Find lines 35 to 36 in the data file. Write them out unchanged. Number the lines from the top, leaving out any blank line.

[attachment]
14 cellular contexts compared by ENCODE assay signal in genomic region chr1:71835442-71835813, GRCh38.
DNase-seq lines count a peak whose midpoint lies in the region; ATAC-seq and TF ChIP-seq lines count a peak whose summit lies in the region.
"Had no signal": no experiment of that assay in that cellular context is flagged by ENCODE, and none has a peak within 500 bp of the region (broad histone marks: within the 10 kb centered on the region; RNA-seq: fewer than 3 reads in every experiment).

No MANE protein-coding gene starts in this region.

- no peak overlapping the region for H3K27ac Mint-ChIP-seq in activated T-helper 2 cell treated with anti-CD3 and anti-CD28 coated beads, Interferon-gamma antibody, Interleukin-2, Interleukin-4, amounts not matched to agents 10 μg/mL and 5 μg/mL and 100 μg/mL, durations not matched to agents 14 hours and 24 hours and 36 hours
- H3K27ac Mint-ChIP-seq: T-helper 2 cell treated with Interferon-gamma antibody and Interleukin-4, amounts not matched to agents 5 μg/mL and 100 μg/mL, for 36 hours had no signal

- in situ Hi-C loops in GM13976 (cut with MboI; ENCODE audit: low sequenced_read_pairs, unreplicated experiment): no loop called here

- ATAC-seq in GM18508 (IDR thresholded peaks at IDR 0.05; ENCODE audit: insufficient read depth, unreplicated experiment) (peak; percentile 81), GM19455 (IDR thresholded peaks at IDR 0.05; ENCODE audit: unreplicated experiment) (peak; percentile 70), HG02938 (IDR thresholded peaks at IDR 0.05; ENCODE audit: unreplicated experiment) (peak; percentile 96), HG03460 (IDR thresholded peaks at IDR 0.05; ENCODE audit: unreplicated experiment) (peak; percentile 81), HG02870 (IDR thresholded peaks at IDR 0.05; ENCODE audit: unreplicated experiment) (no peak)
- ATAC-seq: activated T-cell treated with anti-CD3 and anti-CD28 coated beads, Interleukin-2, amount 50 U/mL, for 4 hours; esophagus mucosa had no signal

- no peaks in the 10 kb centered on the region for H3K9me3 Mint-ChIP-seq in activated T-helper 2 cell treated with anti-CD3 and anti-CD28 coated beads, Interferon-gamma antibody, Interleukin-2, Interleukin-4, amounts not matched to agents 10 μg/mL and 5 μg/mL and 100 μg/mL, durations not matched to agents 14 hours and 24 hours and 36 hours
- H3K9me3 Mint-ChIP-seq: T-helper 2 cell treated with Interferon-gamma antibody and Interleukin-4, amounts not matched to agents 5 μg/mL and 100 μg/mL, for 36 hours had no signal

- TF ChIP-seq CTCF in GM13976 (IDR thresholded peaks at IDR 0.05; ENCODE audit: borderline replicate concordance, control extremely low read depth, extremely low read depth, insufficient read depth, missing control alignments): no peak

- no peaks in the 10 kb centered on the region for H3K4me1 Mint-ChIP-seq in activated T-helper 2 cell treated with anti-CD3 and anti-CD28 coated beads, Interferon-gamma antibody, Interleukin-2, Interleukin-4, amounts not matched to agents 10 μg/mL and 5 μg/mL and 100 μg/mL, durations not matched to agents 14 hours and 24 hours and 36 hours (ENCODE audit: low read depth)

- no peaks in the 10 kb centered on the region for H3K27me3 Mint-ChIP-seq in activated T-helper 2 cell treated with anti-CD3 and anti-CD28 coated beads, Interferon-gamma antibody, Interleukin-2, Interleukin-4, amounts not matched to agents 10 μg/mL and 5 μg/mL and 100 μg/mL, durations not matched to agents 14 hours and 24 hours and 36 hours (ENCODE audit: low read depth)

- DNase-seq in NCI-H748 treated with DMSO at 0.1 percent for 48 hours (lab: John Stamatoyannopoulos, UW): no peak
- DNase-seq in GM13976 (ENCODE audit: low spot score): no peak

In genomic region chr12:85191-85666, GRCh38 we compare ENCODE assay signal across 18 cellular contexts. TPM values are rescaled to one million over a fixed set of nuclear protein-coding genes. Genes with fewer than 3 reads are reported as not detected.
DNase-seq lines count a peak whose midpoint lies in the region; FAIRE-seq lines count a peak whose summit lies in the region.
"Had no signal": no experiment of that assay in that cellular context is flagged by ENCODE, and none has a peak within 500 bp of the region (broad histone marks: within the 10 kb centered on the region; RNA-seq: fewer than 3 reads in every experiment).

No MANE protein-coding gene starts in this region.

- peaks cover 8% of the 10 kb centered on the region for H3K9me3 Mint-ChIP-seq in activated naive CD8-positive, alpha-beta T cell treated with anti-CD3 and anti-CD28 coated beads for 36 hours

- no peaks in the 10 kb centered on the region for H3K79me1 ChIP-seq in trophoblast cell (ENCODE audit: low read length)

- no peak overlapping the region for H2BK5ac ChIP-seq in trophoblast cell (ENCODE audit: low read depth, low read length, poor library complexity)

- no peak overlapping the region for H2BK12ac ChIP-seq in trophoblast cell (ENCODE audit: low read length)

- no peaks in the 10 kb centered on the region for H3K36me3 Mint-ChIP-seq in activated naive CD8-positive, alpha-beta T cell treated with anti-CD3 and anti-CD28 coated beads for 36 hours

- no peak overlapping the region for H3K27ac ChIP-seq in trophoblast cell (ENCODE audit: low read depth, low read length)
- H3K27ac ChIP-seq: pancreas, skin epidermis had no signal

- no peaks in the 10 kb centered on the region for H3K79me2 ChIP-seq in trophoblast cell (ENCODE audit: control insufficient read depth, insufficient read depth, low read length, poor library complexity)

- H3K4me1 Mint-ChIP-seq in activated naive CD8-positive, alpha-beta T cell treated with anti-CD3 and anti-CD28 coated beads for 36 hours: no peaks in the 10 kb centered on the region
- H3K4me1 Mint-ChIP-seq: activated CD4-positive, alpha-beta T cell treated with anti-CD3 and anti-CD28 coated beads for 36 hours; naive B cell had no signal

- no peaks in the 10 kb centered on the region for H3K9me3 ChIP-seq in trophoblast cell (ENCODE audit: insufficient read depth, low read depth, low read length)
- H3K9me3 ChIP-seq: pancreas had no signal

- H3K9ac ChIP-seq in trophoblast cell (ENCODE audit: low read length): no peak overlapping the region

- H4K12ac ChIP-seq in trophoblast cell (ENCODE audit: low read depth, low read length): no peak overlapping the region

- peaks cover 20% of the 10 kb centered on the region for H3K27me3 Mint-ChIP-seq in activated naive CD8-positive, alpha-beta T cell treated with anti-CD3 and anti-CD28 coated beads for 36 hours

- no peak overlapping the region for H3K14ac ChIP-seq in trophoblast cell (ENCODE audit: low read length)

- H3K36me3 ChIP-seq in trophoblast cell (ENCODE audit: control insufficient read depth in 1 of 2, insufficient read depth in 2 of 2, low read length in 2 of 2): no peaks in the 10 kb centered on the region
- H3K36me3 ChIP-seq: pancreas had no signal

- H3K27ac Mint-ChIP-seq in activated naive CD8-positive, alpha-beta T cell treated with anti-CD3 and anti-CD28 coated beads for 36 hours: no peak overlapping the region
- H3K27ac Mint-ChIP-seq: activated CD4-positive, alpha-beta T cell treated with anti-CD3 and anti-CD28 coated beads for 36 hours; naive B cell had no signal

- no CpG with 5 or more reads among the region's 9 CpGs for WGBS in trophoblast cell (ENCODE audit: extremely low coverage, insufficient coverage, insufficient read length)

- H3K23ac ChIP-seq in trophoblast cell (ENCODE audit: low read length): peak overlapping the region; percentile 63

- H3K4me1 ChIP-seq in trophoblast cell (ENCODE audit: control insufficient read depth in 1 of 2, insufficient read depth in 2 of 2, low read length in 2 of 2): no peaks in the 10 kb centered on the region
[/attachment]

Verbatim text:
- peaks cover 20% of the 10 kb centered on the region for H3K27me3 Mint-ChIP-seq in activated naive CD8-positive, alpha-beta T cell treated with anti-CD3 and anti-CD28 coated beads for 36 hours

- no peak overlapping the region for H3K14ac ChIP-seq in trophoblast cell (ENCODE audit: low read length)